How much weight should you lift?
Exercise • • 1 minute to read • By Najid Sheikh, INFS Faculty
Author: Najid Sheikh
“How much weight should we lift?” is one of the most frequently asked questions in the fitness community. The answer to this can’t be answered without knowing the goal of a person so this article will establish recommendations based on the goals.
The weight can be chosen on the basis of goals like Strength, hypertrophy, and muscular endurance. The weight will differ depending on the mentioned goals but they all have one thing in common which is the weight chosen for a set should be such that it is challenging. To determine this, there needs to be a way to measure the effort spent on a set. The most popular way is the RPE scale (Rate of Perceived Exertion)
RPE is a scale of 0 to 10 where 0 is the rest and 10 denotes the highest effort one can possibly put into a set.
For example, if someone performed a squat movement for 1 set for 15 reps at 10 RPE means if the person wanted to perform one more rep after the 15th rep then he/she couldn’t have done it.
It basically means the person had put the maximum effort possible by the body.Let’s take another example if a person performed squat movement for 1 set for 7 reps at 7 RPE then the person had put 70% of the effort to lift the weight. If the person had to lift more reps after the 7th rep then he/she could have lifted around 3 more reps but didn’t actually lift.
So, it is advisable to lift at mostly anywhere between 6-10 RPE for best adaptation except for beginners. If beginners are not able to maintain proper technique then training at less than 6 RPE is totally fine.Simply it means for a person who has mastered the technique of a movement should put more than 60% of the total effort into a set. After completing a target of 10 reps if a person feels like he/she can lift 7 to 8 more reps then the person should either increase the weight or increase the reps.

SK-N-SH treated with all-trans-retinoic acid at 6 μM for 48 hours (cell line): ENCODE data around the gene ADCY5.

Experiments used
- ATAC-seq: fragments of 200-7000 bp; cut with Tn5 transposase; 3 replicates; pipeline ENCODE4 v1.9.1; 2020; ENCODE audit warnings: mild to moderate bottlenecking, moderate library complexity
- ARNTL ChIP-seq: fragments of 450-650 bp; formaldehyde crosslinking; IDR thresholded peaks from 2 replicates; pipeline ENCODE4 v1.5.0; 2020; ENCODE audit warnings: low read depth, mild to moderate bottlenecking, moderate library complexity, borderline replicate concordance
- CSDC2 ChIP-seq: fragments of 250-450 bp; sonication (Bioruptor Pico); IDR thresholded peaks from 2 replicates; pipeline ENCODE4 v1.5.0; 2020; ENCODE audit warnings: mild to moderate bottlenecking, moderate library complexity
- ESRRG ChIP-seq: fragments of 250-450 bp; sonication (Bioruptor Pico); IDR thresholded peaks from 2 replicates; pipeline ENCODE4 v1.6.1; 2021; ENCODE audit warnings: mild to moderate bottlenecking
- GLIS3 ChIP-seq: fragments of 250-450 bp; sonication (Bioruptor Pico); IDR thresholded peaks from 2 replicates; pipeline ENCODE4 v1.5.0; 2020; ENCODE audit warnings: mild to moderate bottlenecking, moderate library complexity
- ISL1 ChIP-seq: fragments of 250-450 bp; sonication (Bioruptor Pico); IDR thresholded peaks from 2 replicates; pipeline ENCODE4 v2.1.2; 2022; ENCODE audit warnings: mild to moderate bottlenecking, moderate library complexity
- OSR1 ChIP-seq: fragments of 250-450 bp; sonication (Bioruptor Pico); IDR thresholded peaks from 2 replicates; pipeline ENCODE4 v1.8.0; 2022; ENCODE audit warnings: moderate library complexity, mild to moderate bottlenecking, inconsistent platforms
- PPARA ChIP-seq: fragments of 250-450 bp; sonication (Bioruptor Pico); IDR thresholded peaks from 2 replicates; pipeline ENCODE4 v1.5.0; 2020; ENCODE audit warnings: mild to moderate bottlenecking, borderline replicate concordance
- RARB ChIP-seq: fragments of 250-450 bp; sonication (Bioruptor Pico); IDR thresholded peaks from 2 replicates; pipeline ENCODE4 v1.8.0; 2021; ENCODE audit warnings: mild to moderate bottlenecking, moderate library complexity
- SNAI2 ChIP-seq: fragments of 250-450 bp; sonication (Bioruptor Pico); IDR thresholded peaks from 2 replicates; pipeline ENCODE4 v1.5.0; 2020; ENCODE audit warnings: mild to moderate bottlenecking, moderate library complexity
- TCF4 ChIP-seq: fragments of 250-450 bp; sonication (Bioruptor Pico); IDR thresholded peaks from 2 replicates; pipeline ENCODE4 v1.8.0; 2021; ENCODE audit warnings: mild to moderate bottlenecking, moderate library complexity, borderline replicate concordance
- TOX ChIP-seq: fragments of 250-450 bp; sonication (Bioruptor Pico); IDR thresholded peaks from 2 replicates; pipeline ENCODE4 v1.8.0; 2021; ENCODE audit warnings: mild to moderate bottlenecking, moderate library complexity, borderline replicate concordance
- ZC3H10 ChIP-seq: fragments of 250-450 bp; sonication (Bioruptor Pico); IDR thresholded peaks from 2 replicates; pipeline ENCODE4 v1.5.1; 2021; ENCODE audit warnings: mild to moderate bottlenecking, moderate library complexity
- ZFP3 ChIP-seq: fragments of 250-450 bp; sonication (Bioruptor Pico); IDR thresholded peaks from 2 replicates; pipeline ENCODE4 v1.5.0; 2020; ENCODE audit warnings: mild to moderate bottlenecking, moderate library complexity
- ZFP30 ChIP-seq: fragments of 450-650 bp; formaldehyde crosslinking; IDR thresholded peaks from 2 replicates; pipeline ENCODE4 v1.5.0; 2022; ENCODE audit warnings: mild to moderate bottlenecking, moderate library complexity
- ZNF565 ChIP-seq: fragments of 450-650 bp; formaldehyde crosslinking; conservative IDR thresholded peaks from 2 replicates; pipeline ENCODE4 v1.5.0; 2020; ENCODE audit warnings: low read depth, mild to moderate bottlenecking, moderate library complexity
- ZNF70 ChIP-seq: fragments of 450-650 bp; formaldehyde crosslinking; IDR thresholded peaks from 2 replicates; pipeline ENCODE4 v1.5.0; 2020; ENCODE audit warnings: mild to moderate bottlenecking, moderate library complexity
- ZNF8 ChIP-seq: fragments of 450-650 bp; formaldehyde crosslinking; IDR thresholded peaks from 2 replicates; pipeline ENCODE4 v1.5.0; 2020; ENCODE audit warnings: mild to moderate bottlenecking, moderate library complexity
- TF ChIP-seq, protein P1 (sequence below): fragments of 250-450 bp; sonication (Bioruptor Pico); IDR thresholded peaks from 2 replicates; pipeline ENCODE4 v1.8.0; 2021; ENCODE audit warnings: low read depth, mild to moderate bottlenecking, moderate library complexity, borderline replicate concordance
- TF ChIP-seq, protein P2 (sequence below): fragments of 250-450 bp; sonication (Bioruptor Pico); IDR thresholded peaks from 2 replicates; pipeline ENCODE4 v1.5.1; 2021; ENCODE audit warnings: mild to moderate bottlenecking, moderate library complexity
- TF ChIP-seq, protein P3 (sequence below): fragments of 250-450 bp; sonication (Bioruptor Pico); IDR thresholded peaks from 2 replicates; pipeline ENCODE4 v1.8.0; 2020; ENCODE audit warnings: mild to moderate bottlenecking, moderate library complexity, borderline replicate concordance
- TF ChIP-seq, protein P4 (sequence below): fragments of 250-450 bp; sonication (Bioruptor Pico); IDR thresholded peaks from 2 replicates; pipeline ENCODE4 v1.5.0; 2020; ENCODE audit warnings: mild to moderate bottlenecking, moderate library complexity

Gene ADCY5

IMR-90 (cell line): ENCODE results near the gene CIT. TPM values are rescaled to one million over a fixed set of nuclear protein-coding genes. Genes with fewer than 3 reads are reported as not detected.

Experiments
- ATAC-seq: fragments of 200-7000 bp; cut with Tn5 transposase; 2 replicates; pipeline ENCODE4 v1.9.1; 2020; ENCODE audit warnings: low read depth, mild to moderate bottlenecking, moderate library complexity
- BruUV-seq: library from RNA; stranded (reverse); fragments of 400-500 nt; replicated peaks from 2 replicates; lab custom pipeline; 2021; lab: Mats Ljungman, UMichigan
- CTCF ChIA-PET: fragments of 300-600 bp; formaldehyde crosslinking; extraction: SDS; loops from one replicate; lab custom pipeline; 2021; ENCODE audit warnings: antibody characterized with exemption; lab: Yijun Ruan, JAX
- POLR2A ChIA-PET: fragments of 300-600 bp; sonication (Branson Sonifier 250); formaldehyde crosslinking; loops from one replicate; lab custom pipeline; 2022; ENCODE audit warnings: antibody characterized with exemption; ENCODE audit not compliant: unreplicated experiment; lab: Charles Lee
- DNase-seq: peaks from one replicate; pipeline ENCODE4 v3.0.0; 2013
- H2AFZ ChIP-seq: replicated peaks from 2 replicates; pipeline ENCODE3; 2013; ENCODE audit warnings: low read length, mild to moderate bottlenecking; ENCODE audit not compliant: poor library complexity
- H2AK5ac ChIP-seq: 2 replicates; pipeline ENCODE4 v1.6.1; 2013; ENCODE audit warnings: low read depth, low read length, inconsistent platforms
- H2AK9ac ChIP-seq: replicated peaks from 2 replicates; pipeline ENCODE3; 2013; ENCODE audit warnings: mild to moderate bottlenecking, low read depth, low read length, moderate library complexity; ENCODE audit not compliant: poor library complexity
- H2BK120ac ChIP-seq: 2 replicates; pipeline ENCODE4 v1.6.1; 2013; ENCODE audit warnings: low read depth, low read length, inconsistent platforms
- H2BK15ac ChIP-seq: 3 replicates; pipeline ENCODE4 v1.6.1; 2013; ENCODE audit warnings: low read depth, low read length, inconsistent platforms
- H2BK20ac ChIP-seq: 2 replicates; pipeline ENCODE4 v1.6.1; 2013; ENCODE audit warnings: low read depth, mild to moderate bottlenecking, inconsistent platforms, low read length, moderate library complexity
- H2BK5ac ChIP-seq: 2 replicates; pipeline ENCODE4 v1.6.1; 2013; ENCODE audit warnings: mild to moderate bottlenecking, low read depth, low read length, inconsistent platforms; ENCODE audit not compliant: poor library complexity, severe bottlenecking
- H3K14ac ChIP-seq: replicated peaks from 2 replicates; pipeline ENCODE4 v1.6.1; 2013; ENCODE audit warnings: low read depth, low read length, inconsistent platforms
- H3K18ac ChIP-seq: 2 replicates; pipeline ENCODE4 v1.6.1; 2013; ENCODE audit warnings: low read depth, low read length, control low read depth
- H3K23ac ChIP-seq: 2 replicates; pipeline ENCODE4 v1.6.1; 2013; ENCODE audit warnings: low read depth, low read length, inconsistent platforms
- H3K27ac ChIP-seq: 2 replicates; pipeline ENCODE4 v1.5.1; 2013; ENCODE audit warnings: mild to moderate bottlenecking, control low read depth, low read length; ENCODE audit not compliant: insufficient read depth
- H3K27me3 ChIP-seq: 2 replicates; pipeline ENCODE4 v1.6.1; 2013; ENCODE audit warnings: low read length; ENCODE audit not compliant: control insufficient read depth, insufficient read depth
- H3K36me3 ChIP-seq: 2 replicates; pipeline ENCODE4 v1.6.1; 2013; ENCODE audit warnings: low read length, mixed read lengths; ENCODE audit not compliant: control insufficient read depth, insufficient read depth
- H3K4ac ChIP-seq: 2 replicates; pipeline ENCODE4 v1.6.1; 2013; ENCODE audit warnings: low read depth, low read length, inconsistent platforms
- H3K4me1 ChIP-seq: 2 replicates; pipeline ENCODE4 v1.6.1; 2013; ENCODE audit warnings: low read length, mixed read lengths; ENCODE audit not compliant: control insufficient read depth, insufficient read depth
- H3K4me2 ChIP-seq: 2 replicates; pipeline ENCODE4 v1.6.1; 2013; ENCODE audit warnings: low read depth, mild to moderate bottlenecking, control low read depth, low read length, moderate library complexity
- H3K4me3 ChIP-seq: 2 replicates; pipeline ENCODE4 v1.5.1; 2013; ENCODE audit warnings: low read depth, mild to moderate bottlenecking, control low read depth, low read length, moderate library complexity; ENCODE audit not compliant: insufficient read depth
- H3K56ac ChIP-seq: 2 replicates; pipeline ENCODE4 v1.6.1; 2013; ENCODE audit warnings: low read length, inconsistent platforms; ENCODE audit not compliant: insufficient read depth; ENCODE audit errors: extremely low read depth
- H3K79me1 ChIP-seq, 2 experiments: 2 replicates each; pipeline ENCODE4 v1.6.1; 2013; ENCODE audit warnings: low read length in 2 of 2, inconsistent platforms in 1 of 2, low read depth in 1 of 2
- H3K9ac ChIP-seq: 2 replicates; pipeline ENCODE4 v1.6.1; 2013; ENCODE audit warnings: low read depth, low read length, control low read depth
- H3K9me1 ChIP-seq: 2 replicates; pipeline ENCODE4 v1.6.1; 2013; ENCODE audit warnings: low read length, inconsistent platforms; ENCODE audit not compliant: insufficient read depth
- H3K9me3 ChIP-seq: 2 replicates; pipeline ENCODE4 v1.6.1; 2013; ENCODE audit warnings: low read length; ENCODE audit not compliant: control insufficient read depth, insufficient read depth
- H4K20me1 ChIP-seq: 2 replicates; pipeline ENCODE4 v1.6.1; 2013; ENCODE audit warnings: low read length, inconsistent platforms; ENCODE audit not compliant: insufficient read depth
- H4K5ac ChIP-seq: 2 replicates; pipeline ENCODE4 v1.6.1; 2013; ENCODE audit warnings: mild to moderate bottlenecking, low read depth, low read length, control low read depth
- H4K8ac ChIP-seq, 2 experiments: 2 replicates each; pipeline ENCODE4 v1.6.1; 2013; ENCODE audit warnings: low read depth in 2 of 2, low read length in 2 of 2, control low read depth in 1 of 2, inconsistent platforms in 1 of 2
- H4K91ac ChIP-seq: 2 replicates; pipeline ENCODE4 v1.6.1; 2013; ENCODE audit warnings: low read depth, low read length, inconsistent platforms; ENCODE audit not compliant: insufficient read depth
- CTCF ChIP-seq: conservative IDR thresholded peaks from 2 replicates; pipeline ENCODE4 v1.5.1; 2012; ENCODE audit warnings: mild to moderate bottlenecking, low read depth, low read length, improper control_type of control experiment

Schoenfeld et al., 2014 suggest higher load favors strength. So if strength is the goal then one should lift heavy weights. If one is lifting heavy, then the number of reps will automatically decrease. It is recommended to train at higher RPE with proper rest for the best adaptations.
Lighter weights with a higher rep range(20+) are recommended for endurance adaptations. Training at higher RPE is also recommended for proper endurance adaptations.
Hypertrophy is seen a variety of training loads as per multiple studies( Schoenfeld et al., 2014 ; Mitchell et al., 2012 ).
In a nutshell, hypertrophy can be achieved with both high and low weights as long as it is trained close to failure (6-10 RPE).
The load must be chosen based on the goal of a person for proper adaptation.
- Mitchell, C. J., Churchward-Venne, T. A., West, D. W. D., Burd, N. A., Breen, L., Baker, S. K., & Phillips, S. M. (2012). Resistance exercise load does not determine training-mediated hypertrophic gains in young men. Journal of Applied Physiology (Bethesda, Md. : 1985), 113 (1), 71–77. https://doi.org/10.1152/japplphysiol.00307.2012
- Schoenfeld, B. J., Ratamess, N. A., Peterson, M. D., Contreras, B., Sonmez, G. T., & Alvar, B. A. (2014). Effects of different volume-equated resistance training loading strategies on muscular adaptations in well-trained men - PubMed. Journal of Strength and Conditioning Research, 28 (10). https://doi.org/10.1519/JSC.0000000000000480
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